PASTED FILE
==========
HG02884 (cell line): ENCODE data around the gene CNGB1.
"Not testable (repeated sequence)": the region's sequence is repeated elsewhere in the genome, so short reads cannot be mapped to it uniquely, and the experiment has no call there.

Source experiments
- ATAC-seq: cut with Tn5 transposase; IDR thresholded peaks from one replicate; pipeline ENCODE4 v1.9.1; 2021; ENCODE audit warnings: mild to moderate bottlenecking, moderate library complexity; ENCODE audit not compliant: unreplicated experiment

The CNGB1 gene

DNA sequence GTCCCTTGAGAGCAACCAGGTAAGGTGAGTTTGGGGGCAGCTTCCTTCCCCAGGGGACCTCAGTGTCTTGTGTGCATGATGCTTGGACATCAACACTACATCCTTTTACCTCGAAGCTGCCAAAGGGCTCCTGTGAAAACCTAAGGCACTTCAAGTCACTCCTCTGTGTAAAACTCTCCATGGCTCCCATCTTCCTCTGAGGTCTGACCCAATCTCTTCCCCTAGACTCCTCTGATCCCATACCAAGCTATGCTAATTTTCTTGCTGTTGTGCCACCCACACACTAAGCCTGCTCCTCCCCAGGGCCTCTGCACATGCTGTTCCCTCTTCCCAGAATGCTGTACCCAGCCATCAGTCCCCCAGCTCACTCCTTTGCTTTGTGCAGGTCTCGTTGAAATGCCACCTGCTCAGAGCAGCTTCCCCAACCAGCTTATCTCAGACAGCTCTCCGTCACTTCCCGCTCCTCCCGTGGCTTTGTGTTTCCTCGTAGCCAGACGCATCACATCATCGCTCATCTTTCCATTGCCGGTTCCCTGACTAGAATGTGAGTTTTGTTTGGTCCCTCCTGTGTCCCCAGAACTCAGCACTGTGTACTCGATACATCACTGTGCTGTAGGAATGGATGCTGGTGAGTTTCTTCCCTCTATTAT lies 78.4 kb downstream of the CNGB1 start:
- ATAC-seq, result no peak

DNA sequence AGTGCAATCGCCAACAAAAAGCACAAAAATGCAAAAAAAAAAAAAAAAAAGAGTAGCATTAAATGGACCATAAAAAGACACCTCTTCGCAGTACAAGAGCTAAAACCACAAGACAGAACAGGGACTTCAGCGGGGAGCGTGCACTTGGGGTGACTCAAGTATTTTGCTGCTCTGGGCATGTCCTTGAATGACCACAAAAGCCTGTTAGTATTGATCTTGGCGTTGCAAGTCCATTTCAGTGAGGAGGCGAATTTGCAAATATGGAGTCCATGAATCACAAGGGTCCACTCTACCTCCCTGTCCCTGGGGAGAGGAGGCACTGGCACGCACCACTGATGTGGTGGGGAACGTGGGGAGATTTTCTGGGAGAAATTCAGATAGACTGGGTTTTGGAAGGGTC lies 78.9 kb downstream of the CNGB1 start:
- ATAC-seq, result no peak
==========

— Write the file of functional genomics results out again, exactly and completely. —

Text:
HG02884 (cell line): ENCODE data around the gene CNGB1.
"Not testable (repeated sequence)": the region's sequence is repeated elsewhere in the genome, so short reads cannot be mapped to it uniquely, and the experiment has no call there.

Source experiments
- ATAC-seq: cut with Tn5 transposase; IDR thresholded peaks from one replicate; pipeline ENCODE4 v1.9.1; 2021; ENCODE audit warnings: mild to moderate bottlenecking, moderate library complexity; ENCODE audit not compliant: unreplicated experiment

The CNGB1 gene

DNA sequence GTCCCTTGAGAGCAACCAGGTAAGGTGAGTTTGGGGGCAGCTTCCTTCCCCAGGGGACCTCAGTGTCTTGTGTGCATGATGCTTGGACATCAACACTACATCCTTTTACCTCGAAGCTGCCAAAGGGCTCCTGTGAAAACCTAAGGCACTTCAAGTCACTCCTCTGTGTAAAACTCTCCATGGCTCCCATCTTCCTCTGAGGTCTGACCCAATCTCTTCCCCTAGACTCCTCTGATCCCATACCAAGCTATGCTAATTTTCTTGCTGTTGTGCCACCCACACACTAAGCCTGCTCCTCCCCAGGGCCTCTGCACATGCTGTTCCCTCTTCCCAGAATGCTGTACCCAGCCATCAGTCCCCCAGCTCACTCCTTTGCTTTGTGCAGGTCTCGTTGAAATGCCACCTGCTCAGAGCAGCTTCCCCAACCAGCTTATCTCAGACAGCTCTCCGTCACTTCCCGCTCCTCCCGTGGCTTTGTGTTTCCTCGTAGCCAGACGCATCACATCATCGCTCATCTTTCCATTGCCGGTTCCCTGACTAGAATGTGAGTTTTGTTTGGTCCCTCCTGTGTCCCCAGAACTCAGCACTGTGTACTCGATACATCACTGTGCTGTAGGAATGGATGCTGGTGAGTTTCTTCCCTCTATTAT lies 78.4 kb downstream of the CNGB1 start:
- ATAC-seq, result no peak

DNA sequence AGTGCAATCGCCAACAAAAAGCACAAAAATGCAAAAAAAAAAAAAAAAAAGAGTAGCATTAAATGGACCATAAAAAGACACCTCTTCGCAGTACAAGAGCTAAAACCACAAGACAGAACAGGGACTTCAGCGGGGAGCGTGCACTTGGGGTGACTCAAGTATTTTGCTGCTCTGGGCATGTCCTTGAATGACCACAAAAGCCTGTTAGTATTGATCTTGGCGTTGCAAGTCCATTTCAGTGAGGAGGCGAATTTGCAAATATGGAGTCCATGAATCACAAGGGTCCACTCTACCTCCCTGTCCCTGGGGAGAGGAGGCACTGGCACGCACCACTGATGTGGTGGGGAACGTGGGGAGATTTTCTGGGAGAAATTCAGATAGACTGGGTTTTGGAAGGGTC lies 78.9 kb downstream of the CNGB1 start:
- ATAC-seq, result no peak